HTML5News

Why HTML5 is not the choice for enterprise mobility

David Akka, UK MD of Magic Software, explores the buzz around HTML5 and why it may not yet be the right choice for enterprise developers

HTML5 is being hailed as the programming language that will not only enable developers to achieve multi-purpose web application development, but ultimately solve many issues facing mobile development.

As a result, the buzz around the technology is intensifying, further proof of which came from a recent survey of 1,200 developers, which found that 75 per cent are using, or plan to use, HTML5 for app development. Perhaps this is partly due to recent accolades, such as Adobe’s public denouncement of Flex in favour of HTML5, hailing it as the best technology for creating and deploying rich content to the browser across mobile platforms.
 
HTML5 offers some real advantages in the consumer space and for tools such as social media and video. However, the reality is that it’s not mature enough as a tool for business applications. Issues such as security, synchronicity and the very fact that it’s an evolving standard make it an unreliable option for enterprises. Consideration of these pain points offers a reminder that, while the future may be an HTML5 one, right now it’s not the panacea for mobile development. Moreover, for those looking to mobilise their enterprise applications, the priority is that sensitive data is kept safe, and applications perform as they should.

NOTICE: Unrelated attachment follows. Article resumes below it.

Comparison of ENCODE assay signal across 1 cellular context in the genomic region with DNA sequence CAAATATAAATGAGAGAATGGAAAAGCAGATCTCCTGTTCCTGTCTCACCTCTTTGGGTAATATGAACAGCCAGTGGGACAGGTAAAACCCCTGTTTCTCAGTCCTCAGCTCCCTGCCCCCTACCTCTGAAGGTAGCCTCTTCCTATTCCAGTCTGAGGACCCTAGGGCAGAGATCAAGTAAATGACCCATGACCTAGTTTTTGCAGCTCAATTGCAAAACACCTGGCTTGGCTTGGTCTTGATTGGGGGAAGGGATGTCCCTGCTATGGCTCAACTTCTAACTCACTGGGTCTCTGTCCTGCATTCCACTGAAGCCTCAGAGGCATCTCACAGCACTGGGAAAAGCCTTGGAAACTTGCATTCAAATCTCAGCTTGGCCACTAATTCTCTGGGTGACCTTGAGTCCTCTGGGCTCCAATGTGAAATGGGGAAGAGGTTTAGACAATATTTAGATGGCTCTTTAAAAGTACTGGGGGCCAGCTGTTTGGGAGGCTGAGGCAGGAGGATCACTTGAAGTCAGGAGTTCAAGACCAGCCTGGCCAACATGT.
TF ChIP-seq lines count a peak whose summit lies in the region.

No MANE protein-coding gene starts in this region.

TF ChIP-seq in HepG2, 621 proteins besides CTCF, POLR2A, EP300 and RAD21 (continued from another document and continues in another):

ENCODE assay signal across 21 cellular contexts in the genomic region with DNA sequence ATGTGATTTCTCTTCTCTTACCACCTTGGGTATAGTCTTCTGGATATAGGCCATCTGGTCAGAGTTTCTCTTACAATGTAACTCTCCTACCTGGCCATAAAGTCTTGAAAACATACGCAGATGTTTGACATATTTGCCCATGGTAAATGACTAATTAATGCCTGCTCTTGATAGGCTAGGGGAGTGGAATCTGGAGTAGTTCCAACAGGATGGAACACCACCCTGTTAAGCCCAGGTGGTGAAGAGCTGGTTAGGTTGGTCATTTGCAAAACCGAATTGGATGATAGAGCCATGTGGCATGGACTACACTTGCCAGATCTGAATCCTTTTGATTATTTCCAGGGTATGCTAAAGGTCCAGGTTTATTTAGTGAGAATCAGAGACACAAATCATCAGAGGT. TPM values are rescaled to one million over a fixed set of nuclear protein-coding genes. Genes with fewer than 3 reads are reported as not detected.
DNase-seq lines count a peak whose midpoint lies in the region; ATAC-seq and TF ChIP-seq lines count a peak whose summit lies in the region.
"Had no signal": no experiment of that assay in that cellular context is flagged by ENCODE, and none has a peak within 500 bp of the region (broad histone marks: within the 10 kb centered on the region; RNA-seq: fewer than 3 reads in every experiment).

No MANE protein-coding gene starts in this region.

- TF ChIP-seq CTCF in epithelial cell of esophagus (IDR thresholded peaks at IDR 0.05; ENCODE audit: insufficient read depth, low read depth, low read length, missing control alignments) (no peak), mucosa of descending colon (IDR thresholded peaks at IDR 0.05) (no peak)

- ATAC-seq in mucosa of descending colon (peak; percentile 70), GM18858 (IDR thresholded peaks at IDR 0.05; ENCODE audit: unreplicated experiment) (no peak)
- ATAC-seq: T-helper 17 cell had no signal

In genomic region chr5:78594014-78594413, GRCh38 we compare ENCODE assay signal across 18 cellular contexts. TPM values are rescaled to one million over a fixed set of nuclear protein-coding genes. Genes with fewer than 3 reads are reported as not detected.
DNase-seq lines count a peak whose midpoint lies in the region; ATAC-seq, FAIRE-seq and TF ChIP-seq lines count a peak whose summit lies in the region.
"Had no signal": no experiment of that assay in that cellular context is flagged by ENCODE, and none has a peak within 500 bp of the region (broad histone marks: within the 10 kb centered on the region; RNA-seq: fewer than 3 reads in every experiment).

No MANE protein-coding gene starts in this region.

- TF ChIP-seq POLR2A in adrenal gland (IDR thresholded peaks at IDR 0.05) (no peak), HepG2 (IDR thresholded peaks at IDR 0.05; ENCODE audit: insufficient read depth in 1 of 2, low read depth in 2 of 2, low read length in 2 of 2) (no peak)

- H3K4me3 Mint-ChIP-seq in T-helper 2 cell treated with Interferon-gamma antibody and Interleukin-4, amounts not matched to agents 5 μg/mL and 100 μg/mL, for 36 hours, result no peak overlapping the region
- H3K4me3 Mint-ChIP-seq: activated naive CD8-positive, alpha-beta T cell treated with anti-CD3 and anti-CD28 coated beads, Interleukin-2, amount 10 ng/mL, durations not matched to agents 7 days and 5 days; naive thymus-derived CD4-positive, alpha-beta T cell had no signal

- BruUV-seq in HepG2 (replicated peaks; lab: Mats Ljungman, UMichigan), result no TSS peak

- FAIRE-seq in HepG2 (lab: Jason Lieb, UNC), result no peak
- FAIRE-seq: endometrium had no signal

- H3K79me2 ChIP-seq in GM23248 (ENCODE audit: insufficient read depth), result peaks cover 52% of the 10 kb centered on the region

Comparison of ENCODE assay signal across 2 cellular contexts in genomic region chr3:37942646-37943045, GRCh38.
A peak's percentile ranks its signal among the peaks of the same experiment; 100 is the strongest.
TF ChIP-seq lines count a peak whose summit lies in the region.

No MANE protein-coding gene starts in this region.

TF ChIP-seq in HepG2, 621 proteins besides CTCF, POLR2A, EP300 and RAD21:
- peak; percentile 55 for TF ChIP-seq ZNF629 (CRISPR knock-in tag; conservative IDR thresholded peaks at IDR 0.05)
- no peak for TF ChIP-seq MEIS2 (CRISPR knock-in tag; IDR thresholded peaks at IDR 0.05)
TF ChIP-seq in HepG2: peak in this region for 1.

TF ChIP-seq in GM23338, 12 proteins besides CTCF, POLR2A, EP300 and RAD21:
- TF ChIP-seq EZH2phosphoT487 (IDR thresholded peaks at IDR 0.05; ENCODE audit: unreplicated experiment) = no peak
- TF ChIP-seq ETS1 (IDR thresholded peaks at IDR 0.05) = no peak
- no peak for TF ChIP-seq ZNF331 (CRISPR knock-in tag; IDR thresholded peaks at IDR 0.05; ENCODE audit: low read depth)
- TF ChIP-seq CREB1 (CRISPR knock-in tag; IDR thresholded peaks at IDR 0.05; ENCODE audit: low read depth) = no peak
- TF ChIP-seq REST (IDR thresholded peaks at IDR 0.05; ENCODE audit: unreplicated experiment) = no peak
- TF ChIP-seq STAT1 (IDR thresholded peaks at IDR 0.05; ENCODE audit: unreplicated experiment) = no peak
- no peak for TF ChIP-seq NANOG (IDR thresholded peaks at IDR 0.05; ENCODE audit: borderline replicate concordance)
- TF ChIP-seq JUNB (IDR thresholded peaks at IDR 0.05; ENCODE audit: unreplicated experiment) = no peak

Security concerns

The security of data is a key concern, and the vulnerabilities that we associate with HTML applications – phishing, malware and denial of service attacks – still apply. In its new 2012 Security Threat Report, Sophos cites that HTML5 offers cyber criminals “new ways to trick people into passing on potentially sensitive data or installing malware”, and that “the sophisticated presentation layers that can be created using HTML5 ‘blur the lines’ between what's running on the device and what's on the internet”.

There is a fundamental danger that HTML5 will offer an open gateway to the corporate network, and, with the proliferation of mobile devices accessing networks, this is too much of a risk to take. There is also a key question of trust – when it comes to enterprise data, would you trust an HTML5 application in its current iteration to keep your data 100 per cent safe? Do you want to use JavaScript to get your data from SAP?

When it comes to developing for enterprise applications, synchronicity is key, and perhaps the primary concern when it comes to HTML5, is that it is an asynchronous technology stretched to become synchronous using JavaScript. JavaScript relies on the synchronisation between different document objects, the download and refresh speed of which can be significantly affected by bandwidth. The downside is that synchronisation between objects can be broken when 3G drops speed based on factors such as utilisation and coverage.